Jun 2011

SF Girls Chorus, Bach, and Me

Like Glee. But with better music.

Next Thursday and Saturday (June 9th and 11th) the superb San Francisco Girls Chorus will be performing a remarkable concert of new works including an arrangement of JS Bach’s famous Wachet Auf Cantata 140 for chorus and string quartet by… me.

Cecily Ward from the Cypress String Quartet approached me a couple of months ago with the idea of combining both the chorale movement at the end of the cantata with the popular 4th movement. Rather than simply giving the girls chorus the unison tenor line featured in the 4th movement, (which would have been a waste of talented voices), Cecily wanted to be able to trade themes between the string quartet and the chorus, as an exercise in timbre matching. This would give the chorus an opportunity to sing some lovely sixteenth note runs, but also meant that musical lines that had no text associated with them would need some sort of syllable to sing. Simply singing “aahs” or “ooh” seemed underwhelming, so I was tried to find text in the chorale movement that would fit the melody and sit well on the voice. I’m quite happy with the results, which even managed to land an ecstatic “Hosianna!” or two on some of the extended sixteenth note runs.

The rest of the concert promises to be fascinating, complete with a world premiere from Tania Leon and works from Libby Larsen and Chen Yi. Thursday night is sold out, but Saturday night tickets are still available.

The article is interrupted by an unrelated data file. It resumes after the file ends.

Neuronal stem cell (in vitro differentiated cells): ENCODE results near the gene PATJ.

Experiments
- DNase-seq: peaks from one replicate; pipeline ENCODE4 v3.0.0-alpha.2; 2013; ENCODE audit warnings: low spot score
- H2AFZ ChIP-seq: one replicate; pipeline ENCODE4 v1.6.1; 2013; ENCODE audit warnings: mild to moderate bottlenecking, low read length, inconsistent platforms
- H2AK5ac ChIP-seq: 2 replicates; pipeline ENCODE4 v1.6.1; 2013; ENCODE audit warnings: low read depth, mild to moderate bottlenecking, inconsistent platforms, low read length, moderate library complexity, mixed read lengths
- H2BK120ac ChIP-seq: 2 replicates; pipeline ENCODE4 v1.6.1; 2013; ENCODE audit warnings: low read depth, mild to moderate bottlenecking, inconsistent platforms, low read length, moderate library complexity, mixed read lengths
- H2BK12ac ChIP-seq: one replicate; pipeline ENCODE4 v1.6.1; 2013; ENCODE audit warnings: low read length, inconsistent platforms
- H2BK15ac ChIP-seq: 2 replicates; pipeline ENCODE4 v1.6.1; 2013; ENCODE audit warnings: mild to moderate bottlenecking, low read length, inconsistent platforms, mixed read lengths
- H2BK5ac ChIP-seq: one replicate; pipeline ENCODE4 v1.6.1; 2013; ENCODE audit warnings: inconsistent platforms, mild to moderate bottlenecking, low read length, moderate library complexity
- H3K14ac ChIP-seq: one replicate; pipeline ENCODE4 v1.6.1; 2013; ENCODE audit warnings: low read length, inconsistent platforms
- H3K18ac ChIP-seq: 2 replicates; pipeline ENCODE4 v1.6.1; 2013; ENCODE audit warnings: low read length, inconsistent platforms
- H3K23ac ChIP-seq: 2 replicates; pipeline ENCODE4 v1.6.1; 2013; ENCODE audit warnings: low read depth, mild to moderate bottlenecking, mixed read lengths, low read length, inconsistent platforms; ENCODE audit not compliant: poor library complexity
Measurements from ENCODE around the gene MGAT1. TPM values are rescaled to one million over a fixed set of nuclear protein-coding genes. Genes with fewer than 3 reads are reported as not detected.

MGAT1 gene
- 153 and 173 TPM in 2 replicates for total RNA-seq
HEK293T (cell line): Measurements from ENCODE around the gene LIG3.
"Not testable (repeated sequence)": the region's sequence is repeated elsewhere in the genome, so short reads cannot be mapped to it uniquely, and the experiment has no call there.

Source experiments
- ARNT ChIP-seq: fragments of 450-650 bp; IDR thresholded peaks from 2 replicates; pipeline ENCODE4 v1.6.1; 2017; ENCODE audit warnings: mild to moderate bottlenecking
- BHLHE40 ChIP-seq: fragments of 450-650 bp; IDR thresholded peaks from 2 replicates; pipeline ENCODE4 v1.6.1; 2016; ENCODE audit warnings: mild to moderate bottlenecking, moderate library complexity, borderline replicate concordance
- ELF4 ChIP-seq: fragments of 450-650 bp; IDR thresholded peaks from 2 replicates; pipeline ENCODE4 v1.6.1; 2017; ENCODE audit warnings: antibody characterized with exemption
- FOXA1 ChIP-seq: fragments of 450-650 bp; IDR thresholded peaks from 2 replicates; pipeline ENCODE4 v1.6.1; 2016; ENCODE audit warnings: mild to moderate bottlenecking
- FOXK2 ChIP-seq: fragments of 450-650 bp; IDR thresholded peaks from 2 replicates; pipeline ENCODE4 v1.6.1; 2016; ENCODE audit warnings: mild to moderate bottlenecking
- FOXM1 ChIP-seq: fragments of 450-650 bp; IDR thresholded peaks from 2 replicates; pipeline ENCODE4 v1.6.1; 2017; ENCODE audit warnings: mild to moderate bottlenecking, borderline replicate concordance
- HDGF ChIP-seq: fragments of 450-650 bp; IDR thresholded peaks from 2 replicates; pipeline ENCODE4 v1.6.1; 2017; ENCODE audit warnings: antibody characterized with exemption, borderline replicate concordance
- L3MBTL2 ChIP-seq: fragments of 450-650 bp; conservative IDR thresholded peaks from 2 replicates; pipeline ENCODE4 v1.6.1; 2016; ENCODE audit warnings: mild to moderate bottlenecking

Funny… I remember the Girls Chorus singing with us at the San Francisco Symphony for a few Mahler symphonies back in the 2000s. They haven’t aged one bit!


Jun 2011

A 1-bit rave (with no dancing)

Hey! There's my social security number!

When in New York last month I was lucky enough to be invited to the advanced opening of Ryoji Ikeda’s mammoth video/audio installation the transfinite at the Park Avenue Armory. It’s a 40′ high screen, both imposing and overwhelming. The front side, entitled test pattern is a series of aggressive strobing black and white patterns flashing rapidly on both the screen and the floor. The ‘back’ side, both data.tron and data.scan, is a more subtle projection of a staggering amount of data, millions of digits represented in fonts no thicker than a pixel (at this scale, about 1/3″)  with individual table monitors spread throughout the room echoing parts of the data in greater detail. Both sides are augmented by a soundtrack of digital clicks and noise emanating from powerful speakers surrounding the room.

No images or video can replicate the sensation of being in that space, one that can alternate between amazement, disorientation, discomfort, and for some sensitive folks, just plain nausea. My wife could only stay in the room for short periods of time before stepping out for a break, and she didn’t dare actually step in the central area where the projection was on the floor as well (although that may have been because she didn’t feel like taking her shoes off.) It’s an impressive battering of your senses, one that strikes a chord for a tech geek like myself, (who was inspired to pursue a career in computer graphics after seeing Star Trek II as a kid. The visual displays of information all over the bridge of the Enterprise were just spellbinding.)

The 8-bit aesthetic (possibly even 1-bit? I’m trying to remember if there were any grays on the front side at all…) and digital artifact nature of the sound track reminded me of David O’Reilly’s lovely work in the short film Please Say Something. Standing in the transfinite is what I imagine an O’Reilly character experiences when they’re very agitated. Or when they’re at a rave.



Jun 2011